So we’ve got Cowl travelling the Warrens and a reminder to us via Shimmer that such travel is dangerous. Hmm, wonder why we’ve been given this reminder?

I think Shimmer’s inability to see what Skinner may be up to makes perfect sense. She’s lived with the Vow for so long, it’s hard for her to break out of seeing things through that prism. She’s basically, by all appearances so far, a “good” person, and so it’s also hard for her to break out of that. The Skinner she knows and remembers is a different sort of Skinner, not a great, altruistic guy, true, but still not this “inhuman, menacing” Skinner. And of course she’s a little leery of not only a stranger but a Malazan involving himself in Guard events. And she doesn’t simply dismiss it; she is in fact troubled by the idea. I think this is all handled quite well in terms of her character.

I really enjoyed the scene between Nil and Rillish. It was a nice little quiet character scene for both of them, but especially Nil, whom I wouldn’t mind seeing more of. And we could use more of these sorts of scene I think. That little blush and duck of the head when Nil apologizes for his reference to this being the former land of his people is so telling—such a brief moment but it carries so much emotional and historical weight.

Then poor Rillish going into that conversation with Talia. Boy, did he not handle that well. But again, it turns into this nice little quiet moment. For me the best part was his interior monologue as he thinks about what no longer awaits him, of what his child could have had and now cannot. These little quiet scenes are starting to pile up, perhaps the lull before the storm?

Ghelel. I have to say, she wears on me as much this reading as the first. Perhaps even more. I confess to a lack of patience with most of her scenes.

This whole long scene just warms me even more toward Hurl. The fact that she’s taken on the responsibility of acting fist. The way she rues the freeing of Ryllandaras. Her interior monologue in the abandoned farm where she wonders just whose side did this. Her no-BS “negotiation.” The way she thinks of everyone else. Her concern even for the Seti and Liss. Her willingness to look hard at herself. Hard to walk away from this section and not hope she survives what’s coming.

And that’s a nice little tease at the end with Liss. What does she have up her sleeve?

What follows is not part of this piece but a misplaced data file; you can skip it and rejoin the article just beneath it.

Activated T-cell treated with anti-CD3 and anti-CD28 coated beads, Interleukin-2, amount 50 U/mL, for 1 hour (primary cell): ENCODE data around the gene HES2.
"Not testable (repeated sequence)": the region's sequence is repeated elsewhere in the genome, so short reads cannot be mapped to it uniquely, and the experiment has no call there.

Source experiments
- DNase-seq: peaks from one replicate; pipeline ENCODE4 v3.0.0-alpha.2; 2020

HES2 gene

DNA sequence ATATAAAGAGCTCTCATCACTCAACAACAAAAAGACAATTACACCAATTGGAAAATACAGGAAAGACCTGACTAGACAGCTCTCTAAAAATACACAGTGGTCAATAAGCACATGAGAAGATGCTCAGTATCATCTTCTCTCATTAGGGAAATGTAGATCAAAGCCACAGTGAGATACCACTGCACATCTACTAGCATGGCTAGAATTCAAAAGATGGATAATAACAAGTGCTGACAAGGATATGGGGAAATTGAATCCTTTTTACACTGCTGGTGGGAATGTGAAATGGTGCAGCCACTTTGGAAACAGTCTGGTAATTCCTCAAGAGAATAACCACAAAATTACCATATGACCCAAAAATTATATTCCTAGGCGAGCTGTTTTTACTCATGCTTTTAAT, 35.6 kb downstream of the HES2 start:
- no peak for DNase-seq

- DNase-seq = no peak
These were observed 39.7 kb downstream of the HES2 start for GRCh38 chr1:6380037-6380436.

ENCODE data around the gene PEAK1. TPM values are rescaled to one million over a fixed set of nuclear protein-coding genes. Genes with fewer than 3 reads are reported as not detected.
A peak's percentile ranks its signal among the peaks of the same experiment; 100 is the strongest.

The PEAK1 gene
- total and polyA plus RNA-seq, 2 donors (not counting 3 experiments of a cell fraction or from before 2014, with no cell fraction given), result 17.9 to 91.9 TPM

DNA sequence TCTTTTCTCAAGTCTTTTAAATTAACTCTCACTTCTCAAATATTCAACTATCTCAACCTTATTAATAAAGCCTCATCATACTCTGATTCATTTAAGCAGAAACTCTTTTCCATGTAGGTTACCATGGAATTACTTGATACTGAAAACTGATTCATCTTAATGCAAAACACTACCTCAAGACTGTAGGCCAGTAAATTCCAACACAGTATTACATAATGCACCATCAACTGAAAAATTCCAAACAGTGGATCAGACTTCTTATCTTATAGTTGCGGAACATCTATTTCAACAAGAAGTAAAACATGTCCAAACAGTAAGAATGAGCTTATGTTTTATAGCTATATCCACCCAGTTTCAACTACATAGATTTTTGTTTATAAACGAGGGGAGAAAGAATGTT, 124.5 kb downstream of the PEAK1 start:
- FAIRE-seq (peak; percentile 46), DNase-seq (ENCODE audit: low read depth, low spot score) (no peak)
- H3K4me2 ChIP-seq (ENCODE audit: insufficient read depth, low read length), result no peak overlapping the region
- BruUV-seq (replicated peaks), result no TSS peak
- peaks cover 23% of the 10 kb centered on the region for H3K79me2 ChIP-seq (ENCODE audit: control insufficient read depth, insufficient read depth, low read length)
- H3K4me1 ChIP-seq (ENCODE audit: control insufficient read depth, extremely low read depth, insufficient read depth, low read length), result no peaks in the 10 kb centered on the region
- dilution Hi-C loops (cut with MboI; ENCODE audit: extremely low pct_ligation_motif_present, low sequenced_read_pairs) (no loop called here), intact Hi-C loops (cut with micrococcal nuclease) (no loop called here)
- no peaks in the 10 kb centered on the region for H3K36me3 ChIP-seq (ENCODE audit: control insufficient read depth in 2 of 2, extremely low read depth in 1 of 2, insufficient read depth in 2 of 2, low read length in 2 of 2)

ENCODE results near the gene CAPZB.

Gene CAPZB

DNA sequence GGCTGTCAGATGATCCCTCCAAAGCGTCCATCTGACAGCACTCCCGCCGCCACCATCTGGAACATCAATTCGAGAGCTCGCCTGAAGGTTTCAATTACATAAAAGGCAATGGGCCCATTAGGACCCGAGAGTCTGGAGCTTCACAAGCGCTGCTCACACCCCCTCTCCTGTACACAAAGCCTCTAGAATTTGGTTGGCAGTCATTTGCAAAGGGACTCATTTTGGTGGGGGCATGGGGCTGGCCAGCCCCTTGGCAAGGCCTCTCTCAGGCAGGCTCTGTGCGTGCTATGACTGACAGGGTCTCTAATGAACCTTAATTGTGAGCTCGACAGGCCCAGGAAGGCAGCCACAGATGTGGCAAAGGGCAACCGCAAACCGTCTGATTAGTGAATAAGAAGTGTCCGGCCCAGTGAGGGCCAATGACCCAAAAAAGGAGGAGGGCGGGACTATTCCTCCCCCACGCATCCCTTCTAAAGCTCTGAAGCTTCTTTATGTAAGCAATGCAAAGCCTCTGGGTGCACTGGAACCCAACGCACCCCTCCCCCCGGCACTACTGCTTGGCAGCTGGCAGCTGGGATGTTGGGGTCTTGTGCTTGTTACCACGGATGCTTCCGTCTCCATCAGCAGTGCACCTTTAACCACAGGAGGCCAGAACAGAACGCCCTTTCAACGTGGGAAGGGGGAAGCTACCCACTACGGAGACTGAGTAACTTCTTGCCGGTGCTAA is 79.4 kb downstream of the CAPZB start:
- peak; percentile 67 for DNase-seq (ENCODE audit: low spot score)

Does everyone/anyone else find this arrival at Shadowthrone’s place as funny as I do? I love the humor of this set piece—the mud, the winged monkey in robes, Traveller’s long-suffering “give me patience” look skyward, etc. And later the mop. The mop. C’mon, can’t you just picture this big bad ascendant standing there while the little guy pushes and pushes with the mop until he finally just moves? Boy I love this scene.

And I liked the tension between Cotillion and Traveller—that little moment where Cotillion “ropes” Kyle and Traveller immediately “de-ropes” him and the two face each other. Doesn’t part of you just want to see that?

This is the scene that I think hearkens back to Osserc and the stones, wondering what will come of them. In my view, this—Shadowhall/Shadowrealm—is what came of them.

Though of course mostly what this scene is is one big tease of unknown plans—what is Traveller asking of Shadowthrone? What is Shadowthrone asking of Traveller? How will he help him in his goal? Those are all pretty big questions, one might imagine, considering the power of these folks and what they’ve been up to. But we’ll just have to wait.


Amanda Rutter is the editor of Strange Chemistry books, sister imprint to Angry Robot.

Bill Capossere writes short stories and essays, plays ultimate frisbee, teaches as an adjunct English instructor at several local colleges, and writes SF/F reviews for fantasyliterature.com.

11 comments
Sanctume Spiritstone
1. Sanctume
I’m interested in how much otataral can affect the use of magic. I mean, here these people are only dusted with it, and yet it would prevent them from using the Warren to travel.